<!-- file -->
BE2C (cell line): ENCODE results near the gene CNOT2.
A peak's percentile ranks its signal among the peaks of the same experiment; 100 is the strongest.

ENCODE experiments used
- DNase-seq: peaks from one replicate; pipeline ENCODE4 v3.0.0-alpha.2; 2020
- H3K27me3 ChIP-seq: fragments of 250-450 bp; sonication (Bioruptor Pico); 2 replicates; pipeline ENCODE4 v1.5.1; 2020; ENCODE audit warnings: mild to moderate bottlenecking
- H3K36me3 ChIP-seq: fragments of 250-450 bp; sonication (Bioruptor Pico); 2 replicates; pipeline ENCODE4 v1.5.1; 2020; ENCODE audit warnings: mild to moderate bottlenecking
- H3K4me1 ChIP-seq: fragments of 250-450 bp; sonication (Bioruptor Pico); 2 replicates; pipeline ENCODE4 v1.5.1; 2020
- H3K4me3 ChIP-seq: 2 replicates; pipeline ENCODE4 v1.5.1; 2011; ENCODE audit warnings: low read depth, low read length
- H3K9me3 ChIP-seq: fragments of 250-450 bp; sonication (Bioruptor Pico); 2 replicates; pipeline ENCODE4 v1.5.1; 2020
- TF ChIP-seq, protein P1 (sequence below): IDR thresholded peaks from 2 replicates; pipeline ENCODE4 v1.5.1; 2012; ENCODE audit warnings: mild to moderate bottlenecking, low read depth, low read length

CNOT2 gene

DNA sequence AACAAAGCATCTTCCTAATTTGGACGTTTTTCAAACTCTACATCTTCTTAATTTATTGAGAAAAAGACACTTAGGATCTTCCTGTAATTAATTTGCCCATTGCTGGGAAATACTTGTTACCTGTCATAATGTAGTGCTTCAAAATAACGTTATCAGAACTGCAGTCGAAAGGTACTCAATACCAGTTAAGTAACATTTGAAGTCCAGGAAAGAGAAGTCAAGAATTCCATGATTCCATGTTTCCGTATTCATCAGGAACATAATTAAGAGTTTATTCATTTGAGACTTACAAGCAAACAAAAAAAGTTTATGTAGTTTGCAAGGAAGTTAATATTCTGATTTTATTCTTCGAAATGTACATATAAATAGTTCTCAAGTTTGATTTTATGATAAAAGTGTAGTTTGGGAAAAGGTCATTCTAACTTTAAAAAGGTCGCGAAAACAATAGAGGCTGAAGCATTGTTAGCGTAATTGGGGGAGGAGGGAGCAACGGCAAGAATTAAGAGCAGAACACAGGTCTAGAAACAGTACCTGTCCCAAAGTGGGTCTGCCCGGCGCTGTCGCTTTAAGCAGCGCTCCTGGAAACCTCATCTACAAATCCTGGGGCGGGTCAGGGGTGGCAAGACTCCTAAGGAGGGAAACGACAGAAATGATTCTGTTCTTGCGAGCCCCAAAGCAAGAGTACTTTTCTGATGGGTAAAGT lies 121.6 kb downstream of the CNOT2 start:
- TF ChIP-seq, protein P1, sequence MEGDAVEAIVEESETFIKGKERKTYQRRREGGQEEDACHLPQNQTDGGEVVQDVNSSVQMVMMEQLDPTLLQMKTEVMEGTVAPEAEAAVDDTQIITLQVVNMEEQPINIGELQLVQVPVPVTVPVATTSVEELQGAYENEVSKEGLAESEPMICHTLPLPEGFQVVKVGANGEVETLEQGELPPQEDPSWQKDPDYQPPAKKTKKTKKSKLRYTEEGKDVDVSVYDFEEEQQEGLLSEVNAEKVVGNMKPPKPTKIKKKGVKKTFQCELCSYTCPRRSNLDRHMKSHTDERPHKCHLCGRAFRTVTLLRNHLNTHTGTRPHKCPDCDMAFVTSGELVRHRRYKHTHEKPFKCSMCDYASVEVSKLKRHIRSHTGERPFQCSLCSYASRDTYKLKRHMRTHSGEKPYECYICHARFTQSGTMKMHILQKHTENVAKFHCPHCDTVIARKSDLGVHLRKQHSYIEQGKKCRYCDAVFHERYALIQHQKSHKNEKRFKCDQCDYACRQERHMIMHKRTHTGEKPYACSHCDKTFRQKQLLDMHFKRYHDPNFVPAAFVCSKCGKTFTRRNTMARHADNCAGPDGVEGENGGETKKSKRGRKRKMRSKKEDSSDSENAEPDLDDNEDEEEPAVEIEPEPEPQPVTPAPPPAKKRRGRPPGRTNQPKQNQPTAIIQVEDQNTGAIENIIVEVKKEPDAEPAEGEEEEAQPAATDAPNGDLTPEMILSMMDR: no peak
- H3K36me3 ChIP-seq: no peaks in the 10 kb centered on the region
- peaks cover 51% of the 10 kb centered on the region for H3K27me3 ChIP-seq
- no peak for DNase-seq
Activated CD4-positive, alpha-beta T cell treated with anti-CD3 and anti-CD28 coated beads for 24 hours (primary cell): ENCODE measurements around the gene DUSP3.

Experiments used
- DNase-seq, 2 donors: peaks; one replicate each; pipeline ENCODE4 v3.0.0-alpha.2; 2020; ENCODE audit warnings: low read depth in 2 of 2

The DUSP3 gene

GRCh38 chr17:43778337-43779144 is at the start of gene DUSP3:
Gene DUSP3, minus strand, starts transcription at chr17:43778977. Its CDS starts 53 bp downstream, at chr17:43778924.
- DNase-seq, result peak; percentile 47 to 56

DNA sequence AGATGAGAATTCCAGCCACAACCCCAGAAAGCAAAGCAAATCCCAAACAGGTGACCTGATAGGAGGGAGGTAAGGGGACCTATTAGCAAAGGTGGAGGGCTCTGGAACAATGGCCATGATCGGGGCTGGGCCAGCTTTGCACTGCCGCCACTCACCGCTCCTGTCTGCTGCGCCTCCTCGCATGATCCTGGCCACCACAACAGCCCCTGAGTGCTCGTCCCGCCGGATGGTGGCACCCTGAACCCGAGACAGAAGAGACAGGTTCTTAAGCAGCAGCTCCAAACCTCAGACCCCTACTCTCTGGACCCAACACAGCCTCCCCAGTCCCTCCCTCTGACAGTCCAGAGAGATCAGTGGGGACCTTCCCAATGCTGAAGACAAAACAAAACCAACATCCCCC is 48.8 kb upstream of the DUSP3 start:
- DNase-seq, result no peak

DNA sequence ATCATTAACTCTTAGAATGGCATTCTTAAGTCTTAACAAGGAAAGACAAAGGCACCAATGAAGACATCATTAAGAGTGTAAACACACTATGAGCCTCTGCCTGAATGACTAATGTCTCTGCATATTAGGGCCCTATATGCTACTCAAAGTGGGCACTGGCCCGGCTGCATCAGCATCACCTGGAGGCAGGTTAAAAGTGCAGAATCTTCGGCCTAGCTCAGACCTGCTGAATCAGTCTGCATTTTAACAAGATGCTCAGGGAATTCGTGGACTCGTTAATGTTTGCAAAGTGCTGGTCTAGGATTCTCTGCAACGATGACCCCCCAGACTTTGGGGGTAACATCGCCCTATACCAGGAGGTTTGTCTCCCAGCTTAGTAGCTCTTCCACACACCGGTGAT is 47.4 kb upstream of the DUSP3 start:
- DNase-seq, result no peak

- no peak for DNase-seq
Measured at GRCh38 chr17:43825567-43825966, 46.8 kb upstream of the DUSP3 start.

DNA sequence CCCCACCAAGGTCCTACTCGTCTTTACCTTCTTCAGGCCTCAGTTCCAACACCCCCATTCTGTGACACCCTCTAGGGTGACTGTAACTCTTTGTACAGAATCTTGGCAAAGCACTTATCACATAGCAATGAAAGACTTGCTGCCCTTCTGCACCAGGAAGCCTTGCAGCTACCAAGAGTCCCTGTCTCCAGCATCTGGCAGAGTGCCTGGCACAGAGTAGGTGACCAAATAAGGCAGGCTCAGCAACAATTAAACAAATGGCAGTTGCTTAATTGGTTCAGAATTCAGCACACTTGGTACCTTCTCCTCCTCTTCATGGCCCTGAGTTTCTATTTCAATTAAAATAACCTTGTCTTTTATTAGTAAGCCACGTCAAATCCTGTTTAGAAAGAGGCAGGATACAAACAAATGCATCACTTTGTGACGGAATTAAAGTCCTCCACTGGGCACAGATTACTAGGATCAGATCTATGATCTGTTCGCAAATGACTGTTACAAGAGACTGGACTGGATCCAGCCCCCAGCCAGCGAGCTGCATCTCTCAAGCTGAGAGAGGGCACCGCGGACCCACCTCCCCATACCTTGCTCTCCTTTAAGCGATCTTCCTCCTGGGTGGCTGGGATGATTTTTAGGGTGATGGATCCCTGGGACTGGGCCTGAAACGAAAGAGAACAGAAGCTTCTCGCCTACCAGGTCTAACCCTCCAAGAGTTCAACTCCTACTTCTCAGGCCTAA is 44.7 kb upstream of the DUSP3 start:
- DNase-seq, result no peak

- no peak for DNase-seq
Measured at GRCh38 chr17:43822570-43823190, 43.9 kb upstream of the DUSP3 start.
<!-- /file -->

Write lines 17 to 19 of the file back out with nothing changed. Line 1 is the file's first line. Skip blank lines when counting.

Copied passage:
Activated CD4-positive, alpha-beta T cell treated with anti-CD3 and anti-CD28 coated beads for 24 hours (primary cell): ENCODE measurements around the gene DUSP3.

Experiments used
- DNase-seq, 2 donors: peaks; one replicate each; pipeline ENCODE4 v3.0.0-alpha.2; 2020; ENCODE audit warnings: low read depth in 2 of 2